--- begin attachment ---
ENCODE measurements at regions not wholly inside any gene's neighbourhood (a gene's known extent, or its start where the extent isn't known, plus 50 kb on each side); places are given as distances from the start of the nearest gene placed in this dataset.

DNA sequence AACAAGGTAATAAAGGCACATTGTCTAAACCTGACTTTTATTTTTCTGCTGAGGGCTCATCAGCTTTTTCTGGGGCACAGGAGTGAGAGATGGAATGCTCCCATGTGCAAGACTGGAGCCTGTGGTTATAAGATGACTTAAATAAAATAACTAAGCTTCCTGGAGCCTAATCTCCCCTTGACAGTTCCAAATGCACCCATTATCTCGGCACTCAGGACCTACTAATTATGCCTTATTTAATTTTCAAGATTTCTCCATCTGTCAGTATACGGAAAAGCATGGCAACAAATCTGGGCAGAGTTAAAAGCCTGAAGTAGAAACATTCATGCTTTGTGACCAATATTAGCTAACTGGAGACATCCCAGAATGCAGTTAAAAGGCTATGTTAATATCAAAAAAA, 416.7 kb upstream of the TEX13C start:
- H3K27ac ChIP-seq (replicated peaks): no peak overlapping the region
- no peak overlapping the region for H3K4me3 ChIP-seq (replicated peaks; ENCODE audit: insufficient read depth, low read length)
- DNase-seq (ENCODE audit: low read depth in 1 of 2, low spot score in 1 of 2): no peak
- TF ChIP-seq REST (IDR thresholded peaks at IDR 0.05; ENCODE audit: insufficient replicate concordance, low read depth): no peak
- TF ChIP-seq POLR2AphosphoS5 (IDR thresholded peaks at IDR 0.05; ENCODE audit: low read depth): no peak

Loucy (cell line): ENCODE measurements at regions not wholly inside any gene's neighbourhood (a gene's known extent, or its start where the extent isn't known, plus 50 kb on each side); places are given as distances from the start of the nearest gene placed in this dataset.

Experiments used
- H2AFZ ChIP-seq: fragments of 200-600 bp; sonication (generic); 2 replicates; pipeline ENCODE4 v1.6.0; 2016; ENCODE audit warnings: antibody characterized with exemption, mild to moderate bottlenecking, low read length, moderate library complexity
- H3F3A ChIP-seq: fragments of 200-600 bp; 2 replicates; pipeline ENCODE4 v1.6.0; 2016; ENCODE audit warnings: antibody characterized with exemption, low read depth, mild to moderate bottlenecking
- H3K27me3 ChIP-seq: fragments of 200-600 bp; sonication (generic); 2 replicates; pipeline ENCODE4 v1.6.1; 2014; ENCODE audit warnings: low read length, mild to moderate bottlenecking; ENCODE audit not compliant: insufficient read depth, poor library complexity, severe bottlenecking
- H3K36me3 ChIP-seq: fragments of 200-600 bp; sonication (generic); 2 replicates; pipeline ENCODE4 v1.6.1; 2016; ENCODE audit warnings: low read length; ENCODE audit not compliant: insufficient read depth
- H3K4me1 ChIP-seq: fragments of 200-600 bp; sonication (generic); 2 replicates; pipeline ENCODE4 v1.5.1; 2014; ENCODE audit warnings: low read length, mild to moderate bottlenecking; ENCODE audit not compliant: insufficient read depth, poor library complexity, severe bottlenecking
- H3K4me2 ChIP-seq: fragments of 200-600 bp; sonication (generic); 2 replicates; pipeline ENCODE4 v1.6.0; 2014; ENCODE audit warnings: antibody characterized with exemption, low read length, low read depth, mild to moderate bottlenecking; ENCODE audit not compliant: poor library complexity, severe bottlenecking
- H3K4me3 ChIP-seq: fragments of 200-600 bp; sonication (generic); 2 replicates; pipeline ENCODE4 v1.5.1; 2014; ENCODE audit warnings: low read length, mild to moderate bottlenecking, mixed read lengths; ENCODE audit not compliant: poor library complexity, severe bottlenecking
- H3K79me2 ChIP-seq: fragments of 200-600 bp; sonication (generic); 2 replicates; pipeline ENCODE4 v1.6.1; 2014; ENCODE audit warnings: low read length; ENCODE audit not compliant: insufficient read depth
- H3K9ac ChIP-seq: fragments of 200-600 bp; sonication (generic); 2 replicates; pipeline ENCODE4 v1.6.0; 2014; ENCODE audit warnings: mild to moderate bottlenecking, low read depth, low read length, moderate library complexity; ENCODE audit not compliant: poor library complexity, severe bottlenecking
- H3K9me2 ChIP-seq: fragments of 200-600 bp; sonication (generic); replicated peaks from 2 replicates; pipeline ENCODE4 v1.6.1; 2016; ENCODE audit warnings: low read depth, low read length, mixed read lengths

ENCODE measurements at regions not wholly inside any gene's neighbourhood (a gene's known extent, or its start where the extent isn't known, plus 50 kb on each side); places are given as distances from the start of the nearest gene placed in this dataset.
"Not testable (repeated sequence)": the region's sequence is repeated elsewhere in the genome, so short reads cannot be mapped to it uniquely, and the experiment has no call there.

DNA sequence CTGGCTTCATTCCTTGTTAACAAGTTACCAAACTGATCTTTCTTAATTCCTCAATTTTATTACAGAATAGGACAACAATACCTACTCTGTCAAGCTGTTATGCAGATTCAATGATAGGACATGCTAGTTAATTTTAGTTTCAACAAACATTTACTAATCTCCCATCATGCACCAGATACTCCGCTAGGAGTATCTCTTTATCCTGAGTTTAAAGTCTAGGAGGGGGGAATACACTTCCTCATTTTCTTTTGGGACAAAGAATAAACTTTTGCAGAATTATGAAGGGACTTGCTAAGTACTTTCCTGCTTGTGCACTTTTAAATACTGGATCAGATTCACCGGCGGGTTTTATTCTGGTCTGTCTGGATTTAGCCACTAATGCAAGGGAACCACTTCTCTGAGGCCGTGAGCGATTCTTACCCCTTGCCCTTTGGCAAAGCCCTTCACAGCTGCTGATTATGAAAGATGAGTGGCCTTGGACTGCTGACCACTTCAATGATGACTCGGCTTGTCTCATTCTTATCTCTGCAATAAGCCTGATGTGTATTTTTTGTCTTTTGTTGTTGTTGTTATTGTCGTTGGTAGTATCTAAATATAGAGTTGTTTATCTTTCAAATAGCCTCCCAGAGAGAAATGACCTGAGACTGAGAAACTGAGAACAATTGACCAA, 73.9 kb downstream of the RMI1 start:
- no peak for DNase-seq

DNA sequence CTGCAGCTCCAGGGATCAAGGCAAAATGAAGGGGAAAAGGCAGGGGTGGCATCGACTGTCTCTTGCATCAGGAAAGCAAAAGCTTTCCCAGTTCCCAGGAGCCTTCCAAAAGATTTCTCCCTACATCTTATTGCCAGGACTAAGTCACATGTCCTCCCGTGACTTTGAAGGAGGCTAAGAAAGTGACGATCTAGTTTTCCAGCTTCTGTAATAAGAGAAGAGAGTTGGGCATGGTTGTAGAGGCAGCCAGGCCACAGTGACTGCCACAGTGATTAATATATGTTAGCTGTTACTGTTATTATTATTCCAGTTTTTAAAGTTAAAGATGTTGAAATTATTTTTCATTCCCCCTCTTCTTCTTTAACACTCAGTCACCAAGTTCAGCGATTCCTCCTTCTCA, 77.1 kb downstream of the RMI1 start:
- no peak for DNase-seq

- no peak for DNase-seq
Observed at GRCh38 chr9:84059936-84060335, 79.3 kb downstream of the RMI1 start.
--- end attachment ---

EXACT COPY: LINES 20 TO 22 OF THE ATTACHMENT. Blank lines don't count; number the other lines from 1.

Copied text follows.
ENCODE measurements at regions not wholly inside any gene's neighbourhood (a gene's known extent, or its start where the extent isn't known, plus 50 kb on each side); places are given as distances from the start of the nearest gene placed in this dataset.
"Not testable (repeated sequence)": the region's sequence is repeated elsewhere in the genome, so short reads cannot be mapped to it uniquely, and the experiment has no call there.

DNA sequence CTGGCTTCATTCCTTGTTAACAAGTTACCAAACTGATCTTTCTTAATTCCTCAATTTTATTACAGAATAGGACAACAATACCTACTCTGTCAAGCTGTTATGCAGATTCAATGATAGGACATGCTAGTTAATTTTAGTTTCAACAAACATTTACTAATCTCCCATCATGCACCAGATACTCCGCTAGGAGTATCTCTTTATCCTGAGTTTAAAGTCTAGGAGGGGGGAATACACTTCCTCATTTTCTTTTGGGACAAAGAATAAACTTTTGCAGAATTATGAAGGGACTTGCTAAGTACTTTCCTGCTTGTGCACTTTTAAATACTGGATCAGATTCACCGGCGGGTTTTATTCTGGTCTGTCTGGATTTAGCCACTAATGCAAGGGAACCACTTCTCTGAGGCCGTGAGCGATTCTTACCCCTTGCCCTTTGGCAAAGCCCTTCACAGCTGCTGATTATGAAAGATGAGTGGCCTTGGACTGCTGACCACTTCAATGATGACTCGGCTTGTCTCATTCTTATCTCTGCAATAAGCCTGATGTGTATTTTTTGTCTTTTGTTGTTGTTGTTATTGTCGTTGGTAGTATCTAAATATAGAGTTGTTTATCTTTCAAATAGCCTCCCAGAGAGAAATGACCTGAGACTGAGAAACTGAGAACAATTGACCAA, 73.9 kb downstream of the RMI1 start: